Irish low-cost giant Ryanair today pledged to support the development of sustainable aviation fuels to promote a carbon-neutral future. The airline joined the Fueling Flight Initiative as part of its pledge to turn the blue airline green.

Understandably right now, sustainability is the airlines’ number two priority, with public health having been unexpectedly made the top priority. However, while airlines have had to shift their focus slightly to ensure the health of those flying, that doesn’t mean sustainability has been placed on the backburner. Indeed, last month we saw British Airways invest in bringing forward its use of Sustainable Aviation Fuels.

Ryanair takes notice of SAFs

Ryanair today pledged to become part of the movement for sustainable aviation fuels. The airline joined the Fueling Flight Initiative in an attempt to help pave the road to carbon neutrality. The airline’s Director of Sustainability, Tom Fowler, said,

“A transparent and future-proof regulatory framework for SAFs can support and equip airlines in their fight against climate change, and we are proud to be part of this initiative… With this new initiative, we take a further step to the achievement of our decarbonisation targets and the broader UN Sustainable Development Goals.”

What are Sustainable Aviation Fuels?

Sustainable Aviation Fuels are like fossil fuels but are considered to be a greener alternative. The fuels can be made from a range of sources. British Airways, for instance, is targeting SAFs made from household waste in addition to ethanol made from the leftovers of processing wheat straw.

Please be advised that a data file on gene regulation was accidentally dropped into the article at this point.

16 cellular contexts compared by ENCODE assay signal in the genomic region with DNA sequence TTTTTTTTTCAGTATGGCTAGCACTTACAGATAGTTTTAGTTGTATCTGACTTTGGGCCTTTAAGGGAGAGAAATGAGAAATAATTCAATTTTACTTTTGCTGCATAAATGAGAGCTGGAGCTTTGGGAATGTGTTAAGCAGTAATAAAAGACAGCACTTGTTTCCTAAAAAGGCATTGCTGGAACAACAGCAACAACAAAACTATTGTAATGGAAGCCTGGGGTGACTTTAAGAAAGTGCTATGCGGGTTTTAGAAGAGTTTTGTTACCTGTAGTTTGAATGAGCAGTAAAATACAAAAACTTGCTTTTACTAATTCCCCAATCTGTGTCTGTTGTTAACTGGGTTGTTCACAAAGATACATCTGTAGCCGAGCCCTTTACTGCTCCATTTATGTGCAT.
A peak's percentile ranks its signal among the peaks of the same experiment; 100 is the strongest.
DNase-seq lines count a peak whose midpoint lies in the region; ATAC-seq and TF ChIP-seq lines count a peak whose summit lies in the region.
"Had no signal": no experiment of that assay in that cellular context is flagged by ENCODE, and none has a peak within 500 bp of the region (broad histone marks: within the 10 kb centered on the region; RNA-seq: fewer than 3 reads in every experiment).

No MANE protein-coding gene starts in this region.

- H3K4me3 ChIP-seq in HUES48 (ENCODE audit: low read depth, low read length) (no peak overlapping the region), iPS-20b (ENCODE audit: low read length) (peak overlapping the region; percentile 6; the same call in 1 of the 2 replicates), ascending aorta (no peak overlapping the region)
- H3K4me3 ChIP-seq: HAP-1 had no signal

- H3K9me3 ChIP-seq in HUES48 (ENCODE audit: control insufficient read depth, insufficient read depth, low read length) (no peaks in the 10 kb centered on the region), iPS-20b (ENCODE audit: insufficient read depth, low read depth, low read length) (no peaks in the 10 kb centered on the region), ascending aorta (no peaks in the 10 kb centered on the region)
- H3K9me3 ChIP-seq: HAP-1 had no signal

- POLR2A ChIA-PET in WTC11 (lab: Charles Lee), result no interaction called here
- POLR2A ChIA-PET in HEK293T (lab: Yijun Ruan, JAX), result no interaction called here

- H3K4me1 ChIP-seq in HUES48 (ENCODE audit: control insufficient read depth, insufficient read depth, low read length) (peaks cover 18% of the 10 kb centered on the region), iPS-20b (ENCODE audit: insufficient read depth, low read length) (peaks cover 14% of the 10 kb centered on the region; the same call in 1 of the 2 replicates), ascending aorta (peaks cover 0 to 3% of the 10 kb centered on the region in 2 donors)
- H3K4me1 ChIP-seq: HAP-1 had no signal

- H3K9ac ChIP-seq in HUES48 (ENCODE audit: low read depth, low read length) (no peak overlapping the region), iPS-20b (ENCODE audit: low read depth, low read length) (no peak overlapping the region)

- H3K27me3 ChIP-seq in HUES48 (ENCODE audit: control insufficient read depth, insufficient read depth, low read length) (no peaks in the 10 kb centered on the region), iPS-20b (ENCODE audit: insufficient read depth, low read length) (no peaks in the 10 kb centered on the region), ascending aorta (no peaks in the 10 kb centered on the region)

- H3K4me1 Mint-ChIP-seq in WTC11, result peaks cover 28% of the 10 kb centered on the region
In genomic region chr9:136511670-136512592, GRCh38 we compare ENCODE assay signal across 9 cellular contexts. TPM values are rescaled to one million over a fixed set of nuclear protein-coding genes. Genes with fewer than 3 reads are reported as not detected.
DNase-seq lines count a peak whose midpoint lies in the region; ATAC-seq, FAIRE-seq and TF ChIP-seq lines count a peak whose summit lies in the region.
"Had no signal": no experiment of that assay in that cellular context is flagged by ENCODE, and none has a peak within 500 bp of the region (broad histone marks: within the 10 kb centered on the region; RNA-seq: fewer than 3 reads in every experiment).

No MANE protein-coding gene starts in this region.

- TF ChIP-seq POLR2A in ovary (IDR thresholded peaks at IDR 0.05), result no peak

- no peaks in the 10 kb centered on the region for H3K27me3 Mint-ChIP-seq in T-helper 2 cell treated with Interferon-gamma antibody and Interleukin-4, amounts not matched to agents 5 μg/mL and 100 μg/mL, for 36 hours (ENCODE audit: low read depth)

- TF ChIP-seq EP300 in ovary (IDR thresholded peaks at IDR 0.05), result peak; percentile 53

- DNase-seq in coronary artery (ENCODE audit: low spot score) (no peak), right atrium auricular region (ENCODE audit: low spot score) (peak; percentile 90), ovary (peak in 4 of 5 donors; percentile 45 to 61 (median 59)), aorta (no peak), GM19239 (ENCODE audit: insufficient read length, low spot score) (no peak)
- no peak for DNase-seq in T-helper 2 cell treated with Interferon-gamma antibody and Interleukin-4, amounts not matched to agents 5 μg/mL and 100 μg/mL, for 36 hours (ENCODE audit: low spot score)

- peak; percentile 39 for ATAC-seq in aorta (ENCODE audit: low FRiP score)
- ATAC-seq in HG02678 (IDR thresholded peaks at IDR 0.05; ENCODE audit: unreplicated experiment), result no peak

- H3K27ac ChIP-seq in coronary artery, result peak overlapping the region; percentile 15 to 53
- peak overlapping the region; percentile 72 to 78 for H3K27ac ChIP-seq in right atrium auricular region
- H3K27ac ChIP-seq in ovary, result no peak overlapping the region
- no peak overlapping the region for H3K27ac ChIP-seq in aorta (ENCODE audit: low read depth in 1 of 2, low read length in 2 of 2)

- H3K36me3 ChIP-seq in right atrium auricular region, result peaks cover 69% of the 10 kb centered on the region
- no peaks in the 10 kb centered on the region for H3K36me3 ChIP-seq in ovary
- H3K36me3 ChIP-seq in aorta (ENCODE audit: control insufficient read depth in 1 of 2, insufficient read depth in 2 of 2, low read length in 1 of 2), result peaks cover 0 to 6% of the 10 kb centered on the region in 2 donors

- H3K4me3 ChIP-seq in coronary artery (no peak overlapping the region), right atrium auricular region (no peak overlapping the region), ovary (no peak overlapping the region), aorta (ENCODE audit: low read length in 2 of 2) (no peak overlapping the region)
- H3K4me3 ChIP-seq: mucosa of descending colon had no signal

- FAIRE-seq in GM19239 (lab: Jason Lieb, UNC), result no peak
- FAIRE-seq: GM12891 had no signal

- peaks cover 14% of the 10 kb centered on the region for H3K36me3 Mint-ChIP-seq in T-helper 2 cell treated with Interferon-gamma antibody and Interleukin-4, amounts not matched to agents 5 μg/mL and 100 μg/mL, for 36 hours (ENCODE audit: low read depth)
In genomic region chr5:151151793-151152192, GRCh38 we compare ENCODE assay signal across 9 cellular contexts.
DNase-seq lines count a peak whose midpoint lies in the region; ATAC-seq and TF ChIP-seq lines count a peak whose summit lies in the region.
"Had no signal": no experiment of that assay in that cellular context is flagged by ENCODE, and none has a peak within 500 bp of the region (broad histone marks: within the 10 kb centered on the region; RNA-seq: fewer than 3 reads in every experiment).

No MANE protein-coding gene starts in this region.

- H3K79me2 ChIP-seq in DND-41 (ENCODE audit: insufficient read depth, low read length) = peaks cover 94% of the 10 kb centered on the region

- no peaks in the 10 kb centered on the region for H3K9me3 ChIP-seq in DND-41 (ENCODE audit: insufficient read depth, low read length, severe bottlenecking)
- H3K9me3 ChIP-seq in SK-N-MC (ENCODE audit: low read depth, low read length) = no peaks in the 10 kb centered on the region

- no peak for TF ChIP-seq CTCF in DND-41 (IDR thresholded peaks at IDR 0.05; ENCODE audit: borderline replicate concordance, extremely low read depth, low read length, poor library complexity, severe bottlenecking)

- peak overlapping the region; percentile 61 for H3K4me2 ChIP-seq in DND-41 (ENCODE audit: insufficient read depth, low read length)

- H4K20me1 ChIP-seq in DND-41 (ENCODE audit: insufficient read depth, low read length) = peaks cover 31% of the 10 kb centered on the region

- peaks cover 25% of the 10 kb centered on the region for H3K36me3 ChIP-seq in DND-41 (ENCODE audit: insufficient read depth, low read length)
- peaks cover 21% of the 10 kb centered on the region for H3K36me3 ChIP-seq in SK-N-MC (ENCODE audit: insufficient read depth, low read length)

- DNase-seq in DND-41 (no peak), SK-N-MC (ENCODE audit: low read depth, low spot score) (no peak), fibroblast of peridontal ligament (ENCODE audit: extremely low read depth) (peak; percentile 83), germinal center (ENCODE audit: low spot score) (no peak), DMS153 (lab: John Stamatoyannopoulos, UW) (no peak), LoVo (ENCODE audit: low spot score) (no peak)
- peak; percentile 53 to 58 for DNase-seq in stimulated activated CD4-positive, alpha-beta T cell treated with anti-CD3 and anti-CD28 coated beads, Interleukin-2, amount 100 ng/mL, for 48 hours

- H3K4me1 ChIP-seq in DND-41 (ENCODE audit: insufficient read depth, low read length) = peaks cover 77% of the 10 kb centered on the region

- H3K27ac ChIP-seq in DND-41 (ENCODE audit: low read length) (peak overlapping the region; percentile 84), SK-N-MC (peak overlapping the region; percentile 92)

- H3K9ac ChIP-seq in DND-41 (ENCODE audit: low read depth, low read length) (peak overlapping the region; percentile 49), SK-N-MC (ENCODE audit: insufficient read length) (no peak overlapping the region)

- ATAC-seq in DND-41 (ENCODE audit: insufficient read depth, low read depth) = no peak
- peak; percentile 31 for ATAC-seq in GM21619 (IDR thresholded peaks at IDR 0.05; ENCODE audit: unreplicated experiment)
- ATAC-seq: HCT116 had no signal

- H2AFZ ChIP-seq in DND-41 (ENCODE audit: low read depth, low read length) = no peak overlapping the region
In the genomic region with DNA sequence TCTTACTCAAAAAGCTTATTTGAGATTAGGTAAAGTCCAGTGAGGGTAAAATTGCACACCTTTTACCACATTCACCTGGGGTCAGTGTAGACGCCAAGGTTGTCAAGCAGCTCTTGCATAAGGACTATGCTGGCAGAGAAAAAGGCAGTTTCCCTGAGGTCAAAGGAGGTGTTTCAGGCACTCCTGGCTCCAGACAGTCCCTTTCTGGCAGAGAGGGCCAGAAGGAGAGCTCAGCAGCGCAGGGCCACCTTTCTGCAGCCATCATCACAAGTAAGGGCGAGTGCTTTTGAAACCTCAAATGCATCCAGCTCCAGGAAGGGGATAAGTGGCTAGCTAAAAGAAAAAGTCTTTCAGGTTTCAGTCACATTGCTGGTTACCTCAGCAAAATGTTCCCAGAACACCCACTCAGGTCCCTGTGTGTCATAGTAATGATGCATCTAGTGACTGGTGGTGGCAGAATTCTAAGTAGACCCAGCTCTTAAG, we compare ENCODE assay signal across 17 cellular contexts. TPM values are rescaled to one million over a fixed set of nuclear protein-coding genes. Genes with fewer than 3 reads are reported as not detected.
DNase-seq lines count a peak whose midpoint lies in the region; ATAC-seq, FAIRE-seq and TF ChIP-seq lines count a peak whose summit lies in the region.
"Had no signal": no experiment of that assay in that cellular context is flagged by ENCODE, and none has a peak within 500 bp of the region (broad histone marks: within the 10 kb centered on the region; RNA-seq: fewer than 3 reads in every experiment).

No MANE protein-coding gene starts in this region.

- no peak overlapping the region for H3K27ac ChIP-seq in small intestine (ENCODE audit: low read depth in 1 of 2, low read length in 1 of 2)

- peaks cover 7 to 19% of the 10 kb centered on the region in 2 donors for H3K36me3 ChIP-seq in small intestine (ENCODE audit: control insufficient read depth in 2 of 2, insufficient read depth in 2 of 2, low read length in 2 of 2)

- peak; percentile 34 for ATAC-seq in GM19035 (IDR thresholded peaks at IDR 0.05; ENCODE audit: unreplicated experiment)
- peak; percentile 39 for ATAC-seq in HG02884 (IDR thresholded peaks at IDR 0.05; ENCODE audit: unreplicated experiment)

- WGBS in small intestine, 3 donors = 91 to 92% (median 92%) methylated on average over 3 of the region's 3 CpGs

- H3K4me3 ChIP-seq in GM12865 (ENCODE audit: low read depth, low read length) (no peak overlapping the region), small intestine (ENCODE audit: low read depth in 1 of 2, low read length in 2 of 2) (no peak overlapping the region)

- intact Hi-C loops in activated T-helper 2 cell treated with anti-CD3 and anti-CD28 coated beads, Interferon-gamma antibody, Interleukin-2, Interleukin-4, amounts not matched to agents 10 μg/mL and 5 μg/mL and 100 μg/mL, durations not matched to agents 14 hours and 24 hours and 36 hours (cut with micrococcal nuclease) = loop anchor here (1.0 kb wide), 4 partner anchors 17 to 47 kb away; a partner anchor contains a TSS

The problem with Sustainable Aviation Fuels is that they are currently costly. They are being produced in low quantities meaning that they cost a lot to create, and thus cheaper conventional fuel is preferred from a cost standpoint. For a low-cost carrier such as Ryanair, this could be a turn-off. However, the industry hopes that more widespread production would ultimately bring the cost of such fuels down.

What else is Ryanair doing?

While it may not be apparent to the everyday flyer, Ryanair has been pushing for airlines across the industry to do their bit to bring down CO2 emissions. In June 2019, the airline began to publish its monthly CO2 statistics, encouraging other airlines to follow suit.

With the current situation excluded, the airline argued that by operating with a higher load factor, its CO2 emissions per passenger were lower. With the introduction of the 737 MAX, its CO2 emissions should drop further. Firstly the brand new aircraft are more efficient than their older counterparts. However, they will also carry more passengers, further lowering the proportion of CO2 emitted per passenger.

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